A needle for the restorative justice compass

& Restorative Justice.

In my last blog post I summarized Dorothy Vaandering’s concern that without an understanding of the term “justice,” restorative justice may be a compass without a needle.  It is important not to lose the justice dimension in restorative approaches, she suggests, but we must not allow our understandings to be unduly limited by concepts such as fairness and a narrow adversarial focus that are associated with criminal justice.

Drawing upon Freire and Buber, she bases her understanding of justice on what it means to be human:  ”one in which justice is identified as honoring the inherent worth of all and enacted through relationships.”  These two terms together – honor and relationships – provide a needle to guide restorative justice proponents and practitioners.

Analyzing the characterization of criminal justice included in The Little Book of Restorative Justice, she observes that what is at stake are these two concepts.  The justice system tends to turn those who have caused harm into objects to be acted upon.  By omission, those who have been harmed are assumed to have no significant needs.  Restorative justice, on the other hand, recognizes that harm is done by and to human beings.

Injustice occurs when people are turned into objects through relationships.  Justice occurs when people are honored through relationships.

So for Vaandering, what is needed in restorative justice is a concerned effort to remind us all of the following:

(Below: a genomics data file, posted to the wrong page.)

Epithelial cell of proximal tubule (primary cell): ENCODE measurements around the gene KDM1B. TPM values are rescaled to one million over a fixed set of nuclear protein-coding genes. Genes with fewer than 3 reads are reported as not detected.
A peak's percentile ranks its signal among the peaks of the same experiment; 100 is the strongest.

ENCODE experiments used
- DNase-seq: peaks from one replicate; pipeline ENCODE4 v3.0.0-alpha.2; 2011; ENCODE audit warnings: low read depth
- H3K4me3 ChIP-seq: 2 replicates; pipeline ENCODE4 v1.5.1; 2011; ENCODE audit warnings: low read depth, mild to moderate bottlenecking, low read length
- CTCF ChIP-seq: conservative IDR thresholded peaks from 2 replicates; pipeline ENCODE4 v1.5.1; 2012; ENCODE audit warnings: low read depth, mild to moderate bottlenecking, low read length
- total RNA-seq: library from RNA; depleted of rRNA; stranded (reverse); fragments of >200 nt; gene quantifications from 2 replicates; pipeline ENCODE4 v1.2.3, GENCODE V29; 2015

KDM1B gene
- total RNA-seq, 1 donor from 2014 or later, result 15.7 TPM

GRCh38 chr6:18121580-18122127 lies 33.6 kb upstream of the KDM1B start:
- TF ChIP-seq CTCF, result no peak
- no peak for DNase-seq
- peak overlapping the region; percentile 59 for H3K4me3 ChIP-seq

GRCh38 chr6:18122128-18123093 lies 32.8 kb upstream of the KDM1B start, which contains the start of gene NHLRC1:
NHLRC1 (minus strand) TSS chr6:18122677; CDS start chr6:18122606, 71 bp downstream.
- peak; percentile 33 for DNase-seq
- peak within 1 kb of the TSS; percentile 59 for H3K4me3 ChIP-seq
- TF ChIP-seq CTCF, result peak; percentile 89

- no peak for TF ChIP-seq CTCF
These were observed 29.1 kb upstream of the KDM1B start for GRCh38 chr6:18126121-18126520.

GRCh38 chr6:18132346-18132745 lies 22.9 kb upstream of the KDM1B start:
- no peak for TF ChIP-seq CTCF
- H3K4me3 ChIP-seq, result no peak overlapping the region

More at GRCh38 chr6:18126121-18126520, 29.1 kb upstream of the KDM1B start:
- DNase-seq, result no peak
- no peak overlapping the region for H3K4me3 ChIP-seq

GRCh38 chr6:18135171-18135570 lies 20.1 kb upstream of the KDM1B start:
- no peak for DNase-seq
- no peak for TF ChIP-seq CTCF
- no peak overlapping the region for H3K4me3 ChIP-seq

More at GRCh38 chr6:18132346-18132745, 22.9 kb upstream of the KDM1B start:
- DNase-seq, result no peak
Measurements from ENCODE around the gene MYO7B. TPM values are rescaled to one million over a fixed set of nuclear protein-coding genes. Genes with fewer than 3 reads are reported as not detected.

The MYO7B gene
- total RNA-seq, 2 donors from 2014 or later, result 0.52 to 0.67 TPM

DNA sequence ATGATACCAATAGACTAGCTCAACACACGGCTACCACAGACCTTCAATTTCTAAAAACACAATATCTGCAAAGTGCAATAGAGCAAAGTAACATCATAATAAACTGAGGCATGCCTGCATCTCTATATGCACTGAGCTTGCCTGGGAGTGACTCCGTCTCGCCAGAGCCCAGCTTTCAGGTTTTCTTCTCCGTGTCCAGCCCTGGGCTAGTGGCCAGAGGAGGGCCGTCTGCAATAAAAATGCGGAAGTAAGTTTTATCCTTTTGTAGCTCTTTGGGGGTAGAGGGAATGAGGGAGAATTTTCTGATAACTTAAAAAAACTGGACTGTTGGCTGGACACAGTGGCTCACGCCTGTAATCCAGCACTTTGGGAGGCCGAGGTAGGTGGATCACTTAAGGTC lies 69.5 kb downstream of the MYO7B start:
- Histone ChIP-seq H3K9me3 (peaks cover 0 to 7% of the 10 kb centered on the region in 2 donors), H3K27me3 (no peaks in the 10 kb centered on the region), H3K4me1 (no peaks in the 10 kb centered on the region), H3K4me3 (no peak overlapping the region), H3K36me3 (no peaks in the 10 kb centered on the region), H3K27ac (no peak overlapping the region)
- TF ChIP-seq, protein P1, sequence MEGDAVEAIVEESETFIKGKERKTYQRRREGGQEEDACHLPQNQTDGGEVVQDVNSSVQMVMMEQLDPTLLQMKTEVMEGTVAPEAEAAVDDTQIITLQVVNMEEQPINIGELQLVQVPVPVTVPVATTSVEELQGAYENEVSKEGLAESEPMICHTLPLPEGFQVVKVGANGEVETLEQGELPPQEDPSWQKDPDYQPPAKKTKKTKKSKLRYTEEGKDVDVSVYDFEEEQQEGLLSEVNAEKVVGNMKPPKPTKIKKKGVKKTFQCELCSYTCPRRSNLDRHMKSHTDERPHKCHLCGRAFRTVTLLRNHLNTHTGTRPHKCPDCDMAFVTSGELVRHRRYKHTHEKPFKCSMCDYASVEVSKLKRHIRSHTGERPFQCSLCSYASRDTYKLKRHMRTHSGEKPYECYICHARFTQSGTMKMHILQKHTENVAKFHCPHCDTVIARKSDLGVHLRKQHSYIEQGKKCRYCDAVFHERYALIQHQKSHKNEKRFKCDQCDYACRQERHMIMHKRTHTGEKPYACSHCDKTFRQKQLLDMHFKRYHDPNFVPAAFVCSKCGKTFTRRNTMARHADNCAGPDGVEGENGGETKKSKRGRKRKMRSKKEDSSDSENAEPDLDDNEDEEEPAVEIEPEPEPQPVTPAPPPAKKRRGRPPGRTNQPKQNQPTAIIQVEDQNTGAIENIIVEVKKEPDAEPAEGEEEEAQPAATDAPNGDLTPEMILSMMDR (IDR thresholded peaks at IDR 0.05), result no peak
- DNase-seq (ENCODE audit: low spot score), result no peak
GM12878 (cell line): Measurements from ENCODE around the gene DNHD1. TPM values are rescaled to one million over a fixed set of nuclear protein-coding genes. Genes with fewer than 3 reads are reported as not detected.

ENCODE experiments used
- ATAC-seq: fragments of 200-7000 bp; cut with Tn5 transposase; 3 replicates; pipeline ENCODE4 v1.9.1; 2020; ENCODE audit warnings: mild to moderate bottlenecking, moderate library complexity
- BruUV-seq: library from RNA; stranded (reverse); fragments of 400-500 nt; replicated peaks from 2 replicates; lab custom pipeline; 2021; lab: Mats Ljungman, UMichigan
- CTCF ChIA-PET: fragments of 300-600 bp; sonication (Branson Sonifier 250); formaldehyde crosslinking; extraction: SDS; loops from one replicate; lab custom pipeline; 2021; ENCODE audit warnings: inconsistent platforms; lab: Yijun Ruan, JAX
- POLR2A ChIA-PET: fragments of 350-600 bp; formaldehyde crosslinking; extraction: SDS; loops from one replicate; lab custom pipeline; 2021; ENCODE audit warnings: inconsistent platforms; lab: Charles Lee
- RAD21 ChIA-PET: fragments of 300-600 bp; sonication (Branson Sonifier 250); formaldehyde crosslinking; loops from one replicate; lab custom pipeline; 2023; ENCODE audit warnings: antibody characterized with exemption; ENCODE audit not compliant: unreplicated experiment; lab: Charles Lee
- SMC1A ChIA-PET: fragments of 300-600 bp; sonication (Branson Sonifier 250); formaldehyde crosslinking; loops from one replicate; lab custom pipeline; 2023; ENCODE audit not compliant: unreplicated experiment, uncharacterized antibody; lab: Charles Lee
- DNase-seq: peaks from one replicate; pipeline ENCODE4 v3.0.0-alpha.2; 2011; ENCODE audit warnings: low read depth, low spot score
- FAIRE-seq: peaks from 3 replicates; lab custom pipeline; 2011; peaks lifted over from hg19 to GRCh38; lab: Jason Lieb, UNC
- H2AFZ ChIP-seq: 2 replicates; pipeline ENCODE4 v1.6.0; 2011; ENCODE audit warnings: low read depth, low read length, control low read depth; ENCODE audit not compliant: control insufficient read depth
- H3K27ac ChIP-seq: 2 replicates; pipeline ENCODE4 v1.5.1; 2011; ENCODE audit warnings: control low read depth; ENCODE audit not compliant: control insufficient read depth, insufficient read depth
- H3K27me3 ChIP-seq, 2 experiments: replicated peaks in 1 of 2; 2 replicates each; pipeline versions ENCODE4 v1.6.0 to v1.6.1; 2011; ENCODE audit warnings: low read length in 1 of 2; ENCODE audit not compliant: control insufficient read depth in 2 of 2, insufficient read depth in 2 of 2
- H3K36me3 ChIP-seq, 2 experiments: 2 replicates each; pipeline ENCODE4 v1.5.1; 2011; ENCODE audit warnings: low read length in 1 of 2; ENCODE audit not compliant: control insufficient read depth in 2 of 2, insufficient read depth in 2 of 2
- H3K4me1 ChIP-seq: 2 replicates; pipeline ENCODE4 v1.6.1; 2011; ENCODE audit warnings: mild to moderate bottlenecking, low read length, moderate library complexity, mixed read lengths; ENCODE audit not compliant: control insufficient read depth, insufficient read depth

• Justice is a call to recognize that all humans are worthy and to be honored.
  • Injustice occurs when people are objectified.
  • The term restorative justice becomes meaningful when it refers to restoring people to being honored as human.
So it is crucial that the terms “restorative” and “justice” be kept and paired together, but with a broader understanding of justice. Without this pairing, the field is functioning as a compass without a needle.
In practice, she argues that continually asking oneself these three questions can keep us on track:
  1. Am I measuring (i.e. judging, objectifying)?
  2. Am I honoring?
  3. What message am I sending?
She suggests a definition of restorative justice:
“RJ acknowledges justice as honoring the inherent worth of all and is enacted through relationship.  As such it affects all social structures.  When something occurs that undermines the well-being of some, RJ provides a space for dialogue so that the humanity of all involved and affected can be restored and each person can once again become a fully contributing member of the community of which they are a part.” (p. 324)

With this “lens,” restorative justice is not something from the outside, as a solution for others.  It is a way of being for all of us.

 

 

5 Responses to “A needle for the restorative justice compass”

  1. Gerry Johnstone

    I find this discussion very interesting and important. What I have to say is again critical, but I hope constructively so.
    I do wonder whether, to stay with the metaphor, it is being proposed (in the definition cited above) to point the needle of the restorative justice compass in a direction which is so different from the route habitually taken by the majority in most societies today, that one stands little chance of persuading a lot of people that such a direction is possible and desirable. If the needle were instead pointed towards approaches to handling incidents of wrongdoing which take seriously the idea that wrongs can be put right, that encourage wrongdoers to undertake positive acts of meaningful reparation, and that rely not just on coercion but also on the power of certain types of moral communication, might not more people be interested in exploring the restorative justice route?